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Math. competition, (Posted on 2012-03-21) Difficulty: 4 of 5
In a mathematical competition, in which 6 problems were posed to the participants, every two of these problems were solved by more than 2/5 of the contestants.
Moreover, no contestant solved all the 6 problems.
Show that there are at least 2 contestants who solved exactly 5 problems each.

source: IMO 2005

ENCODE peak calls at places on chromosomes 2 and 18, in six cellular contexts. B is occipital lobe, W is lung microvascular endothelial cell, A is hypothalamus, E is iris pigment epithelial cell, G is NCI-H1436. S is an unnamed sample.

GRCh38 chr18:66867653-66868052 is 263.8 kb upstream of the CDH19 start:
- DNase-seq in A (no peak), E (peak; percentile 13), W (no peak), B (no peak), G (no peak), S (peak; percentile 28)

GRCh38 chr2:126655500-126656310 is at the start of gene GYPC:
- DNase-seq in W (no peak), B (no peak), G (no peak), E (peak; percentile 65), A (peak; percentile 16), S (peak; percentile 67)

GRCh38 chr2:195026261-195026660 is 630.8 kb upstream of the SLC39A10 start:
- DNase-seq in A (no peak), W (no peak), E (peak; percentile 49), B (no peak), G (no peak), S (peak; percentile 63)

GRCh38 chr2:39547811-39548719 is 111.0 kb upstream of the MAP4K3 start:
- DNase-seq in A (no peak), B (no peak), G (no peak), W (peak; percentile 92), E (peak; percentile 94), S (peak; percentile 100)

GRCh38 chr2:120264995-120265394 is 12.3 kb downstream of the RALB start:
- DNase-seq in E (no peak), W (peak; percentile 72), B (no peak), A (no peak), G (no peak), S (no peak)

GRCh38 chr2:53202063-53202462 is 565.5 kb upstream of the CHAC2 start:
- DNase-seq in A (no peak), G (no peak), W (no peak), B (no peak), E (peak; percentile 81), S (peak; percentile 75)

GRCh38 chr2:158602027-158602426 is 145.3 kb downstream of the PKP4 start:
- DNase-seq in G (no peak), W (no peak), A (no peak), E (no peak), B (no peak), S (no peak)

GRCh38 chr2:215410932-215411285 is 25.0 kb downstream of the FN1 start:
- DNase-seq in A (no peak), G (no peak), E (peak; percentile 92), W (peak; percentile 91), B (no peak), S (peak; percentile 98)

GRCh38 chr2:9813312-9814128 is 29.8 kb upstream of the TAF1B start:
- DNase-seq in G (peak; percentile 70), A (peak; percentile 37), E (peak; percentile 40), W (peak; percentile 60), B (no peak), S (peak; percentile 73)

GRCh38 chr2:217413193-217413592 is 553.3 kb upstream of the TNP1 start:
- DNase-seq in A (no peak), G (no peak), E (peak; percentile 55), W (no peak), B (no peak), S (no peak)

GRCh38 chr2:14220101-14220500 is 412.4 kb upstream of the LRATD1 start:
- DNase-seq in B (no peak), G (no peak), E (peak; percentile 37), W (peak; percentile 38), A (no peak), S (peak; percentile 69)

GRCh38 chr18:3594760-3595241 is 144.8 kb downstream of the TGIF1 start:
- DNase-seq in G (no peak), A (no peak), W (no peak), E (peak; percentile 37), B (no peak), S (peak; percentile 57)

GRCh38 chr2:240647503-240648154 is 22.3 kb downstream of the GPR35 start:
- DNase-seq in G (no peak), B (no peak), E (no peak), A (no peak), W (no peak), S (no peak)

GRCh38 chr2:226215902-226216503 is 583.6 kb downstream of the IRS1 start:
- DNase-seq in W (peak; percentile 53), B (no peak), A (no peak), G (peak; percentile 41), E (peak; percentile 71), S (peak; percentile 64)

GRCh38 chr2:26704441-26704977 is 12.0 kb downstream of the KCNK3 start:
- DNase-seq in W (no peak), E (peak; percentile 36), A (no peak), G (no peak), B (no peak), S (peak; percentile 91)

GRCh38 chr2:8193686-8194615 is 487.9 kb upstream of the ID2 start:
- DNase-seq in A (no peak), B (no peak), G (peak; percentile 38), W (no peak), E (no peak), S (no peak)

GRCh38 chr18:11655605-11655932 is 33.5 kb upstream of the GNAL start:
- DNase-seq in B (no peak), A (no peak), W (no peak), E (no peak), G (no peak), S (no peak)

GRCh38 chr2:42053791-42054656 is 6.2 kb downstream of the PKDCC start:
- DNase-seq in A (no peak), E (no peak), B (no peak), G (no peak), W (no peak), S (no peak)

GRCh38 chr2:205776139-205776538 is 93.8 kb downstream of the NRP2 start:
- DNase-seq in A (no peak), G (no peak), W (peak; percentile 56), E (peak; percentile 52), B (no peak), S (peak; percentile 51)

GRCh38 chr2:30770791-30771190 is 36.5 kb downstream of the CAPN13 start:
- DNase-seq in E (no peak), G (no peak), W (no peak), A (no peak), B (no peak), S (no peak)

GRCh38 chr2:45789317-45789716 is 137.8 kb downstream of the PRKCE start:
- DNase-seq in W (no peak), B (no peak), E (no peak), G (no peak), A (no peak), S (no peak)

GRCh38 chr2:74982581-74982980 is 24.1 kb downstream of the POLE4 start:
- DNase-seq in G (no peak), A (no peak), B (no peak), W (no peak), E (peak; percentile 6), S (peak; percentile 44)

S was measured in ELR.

No Solution Yet Submitted by Ady TZIDON    
Rating: 4.0000 (1 votes)

Comments: ( Back to comment list | You must be logged in to post comments.)
The error of my ways | Comment 2 of 9 |
Oh, I see where I went wrong.

If there are 7 contestants, each of the 15 pairs needs to be solved by 3 of them, for a minimum total of 45 solved solved pairs.  If each student solves 4 problems, then there are only 7*6 = 42 solved pairs, so at least one student must solve 5 problems to bring the total up to 46 solved pairs.

I am not yet clear why 2 contestants must solve 5, but I guess it is because of overlaps. I'll pursue it further this evening.

  Posted by Steve Herman on 2012-03-21 11:12:53
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